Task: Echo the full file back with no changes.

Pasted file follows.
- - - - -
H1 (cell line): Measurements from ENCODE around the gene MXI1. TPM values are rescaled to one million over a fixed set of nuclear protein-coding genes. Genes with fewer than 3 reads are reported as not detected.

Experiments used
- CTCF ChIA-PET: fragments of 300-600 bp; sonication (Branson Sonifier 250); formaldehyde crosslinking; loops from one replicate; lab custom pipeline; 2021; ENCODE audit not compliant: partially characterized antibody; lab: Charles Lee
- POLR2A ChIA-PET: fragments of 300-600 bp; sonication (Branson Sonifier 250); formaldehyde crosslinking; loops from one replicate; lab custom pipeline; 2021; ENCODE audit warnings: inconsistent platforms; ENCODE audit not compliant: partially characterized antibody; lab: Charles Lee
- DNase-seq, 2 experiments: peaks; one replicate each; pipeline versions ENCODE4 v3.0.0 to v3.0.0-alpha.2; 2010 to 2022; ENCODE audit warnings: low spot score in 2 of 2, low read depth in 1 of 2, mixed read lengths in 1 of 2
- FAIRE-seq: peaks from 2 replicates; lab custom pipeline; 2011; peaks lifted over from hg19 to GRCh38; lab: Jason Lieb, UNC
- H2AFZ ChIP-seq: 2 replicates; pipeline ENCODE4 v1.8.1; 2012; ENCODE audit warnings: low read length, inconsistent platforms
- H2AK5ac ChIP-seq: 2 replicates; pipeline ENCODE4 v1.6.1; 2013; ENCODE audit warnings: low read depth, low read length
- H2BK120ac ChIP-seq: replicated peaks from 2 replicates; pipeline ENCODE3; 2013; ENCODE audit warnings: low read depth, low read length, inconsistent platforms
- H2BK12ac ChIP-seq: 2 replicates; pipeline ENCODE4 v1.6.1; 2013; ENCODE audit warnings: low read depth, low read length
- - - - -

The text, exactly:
H1 (cell line): Measurements from ENCODE around the gene MXI1. TPM values are rescaled to one million over a fixed set of nuclear protein-coding genes. Genes with fewer than 3 reads are reported as not detected.

Experiments used
- CTCF ChIA-PET: fragments of 300-600 bp; sonication (Branson Sonifier 250); formaldehyde crosslinking; loops from one replicate; lab custom pipeline; 2021; ENCODE audit not compliant: partially characterized antibody; lab: Charles Lee
- POLR2A ChIA-PET: fragments of 300-600 bp; sonication (Branson Sonifier 250); formaldehyde crosslinking; loops from one replicate; lab custom pipeline; 2021; ENCODE audit warnings: inconsistent platforms; ENCODE audit not compliant: partially characterized antibody; lab: Charles Lee
- DNase-seq, 2 experiments: peaks; one replicate each; pipeline versions ENCODE4 v3.0.0 to v3.0.0-alpha.2; 2010 to 2022; ENCODE audit warnings: low spot score in 2 of 2, low read depth in 1 of 2, mixed read lengths in 1 of 2
- FAIRE-seq: peaks from 2 replicates; lab custom pipeline; 2011; peaks lifted over from hg19 to GRCh38; lab: Jason Lieb, UNC
- H2AFZ ChIP-seq: 2 replicates; pipeline ENCODE4 v1.8.1; 2012; ENCODE audit warnings: low read length, inconsistent platforms
- H2AK5ac ChIP-seq: 2 replicates; pipeline ENCODE4 v1.6.1; 2013; ENCODE audit warnings: low read depth, low read length
- H2BK120ac ChIP-seq: replicated peaks from 2 replicates; pipeline ENCODE3; 2013; ENCODE audit warnings: low read depth, low read length, inconsistent platforms
- H2BK12ac ChIP-seq: 2 replicates; pipeline ENCODE4 v1.6.1; 2013; ENCODE audit warnings: low read depth, low read length